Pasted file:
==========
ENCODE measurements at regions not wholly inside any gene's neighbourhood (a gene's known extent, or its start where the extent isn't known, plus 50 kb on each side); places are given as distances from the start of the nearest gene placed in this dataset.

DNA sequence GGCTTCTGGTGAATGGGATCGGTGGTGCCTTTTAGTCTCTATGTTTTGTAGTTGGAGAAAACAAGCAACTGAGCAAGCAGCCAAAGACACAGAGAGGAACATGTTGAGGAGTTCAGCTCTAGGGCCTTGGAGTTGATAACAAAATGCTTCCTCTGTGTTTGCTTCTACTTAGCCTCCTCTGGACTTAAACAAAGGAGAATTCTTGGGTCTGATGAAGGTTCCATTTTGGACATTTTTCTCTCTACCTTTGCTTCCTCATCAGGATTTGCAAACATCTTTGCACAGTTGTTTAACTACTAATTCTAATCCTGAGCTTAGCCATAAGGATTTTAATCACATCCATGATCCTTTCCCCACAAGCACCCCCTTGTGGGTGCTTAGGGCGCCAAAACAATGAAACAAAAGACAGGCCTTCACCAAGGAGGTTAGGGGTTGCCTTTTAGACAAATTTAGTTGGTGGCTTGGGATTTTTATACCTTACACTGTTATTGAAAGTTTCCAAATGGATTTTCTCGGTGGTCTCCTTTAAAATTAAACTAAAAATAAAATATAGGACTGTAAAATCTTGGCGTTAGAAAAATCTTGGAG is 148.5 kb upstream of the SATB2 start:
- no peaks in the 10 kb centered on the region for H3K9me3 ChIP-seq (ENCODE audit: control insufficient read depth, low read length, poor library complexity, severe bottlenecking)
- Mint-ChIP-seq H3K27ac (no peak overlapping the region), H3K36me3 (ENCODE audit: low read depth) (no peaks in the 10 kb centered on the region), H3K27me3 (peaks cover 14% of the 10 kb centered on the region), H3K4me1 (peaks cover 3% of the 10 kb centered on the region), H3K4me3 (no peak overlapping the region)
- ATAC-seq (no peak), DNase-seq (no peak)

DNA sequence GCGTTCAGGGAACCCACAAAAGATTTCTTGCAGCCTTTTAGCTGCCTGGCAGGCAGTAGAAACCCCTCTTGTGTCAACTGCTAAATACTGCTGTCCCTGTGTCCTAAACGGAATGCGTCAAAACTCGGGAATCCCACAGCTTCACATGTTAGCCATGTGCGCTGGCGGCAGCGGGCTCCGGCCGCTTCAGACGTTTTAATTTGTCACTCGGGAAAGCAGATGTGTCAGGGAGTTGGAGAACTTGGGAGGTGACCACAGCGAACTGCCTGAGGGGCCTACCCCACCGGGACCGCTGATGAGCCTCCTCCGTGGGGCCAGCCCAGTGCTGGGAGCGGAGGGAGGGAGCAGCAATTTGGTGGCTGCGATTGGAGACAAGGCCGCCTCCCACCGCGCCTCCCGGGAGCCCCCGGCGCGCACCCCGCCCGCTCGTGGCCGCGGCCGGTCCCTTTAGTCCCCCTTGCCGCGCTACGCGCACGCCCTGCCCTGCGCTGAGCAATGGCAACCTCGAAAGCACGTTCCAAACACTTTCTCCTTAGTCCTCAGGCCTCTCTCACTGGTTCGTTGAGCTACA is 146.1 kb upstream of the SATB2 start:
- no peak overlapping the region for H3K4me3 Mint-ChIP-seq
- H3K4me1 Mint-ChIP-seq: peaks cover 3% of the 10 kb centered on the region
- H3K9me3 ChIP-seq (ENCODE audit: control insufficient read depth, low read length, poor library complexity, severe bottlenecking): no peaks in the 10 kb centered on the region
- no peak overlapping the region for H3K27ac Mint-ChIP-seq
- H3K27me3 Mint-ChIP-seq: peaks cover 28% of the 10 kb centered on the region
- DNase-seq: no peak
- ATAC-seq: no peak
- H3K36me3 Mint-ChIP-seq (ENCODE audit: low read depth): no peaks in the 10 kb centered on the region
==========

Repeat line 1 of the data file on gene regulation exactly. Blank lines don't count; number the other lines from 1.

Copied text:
ENCODE measurements at regions not wholly inside any gene's neighbourhood (a gene's known extent, or its start where the extent isn't known, plus 50 kb on each side); places are given as distances from the start of the nearest gene placed in this dataset.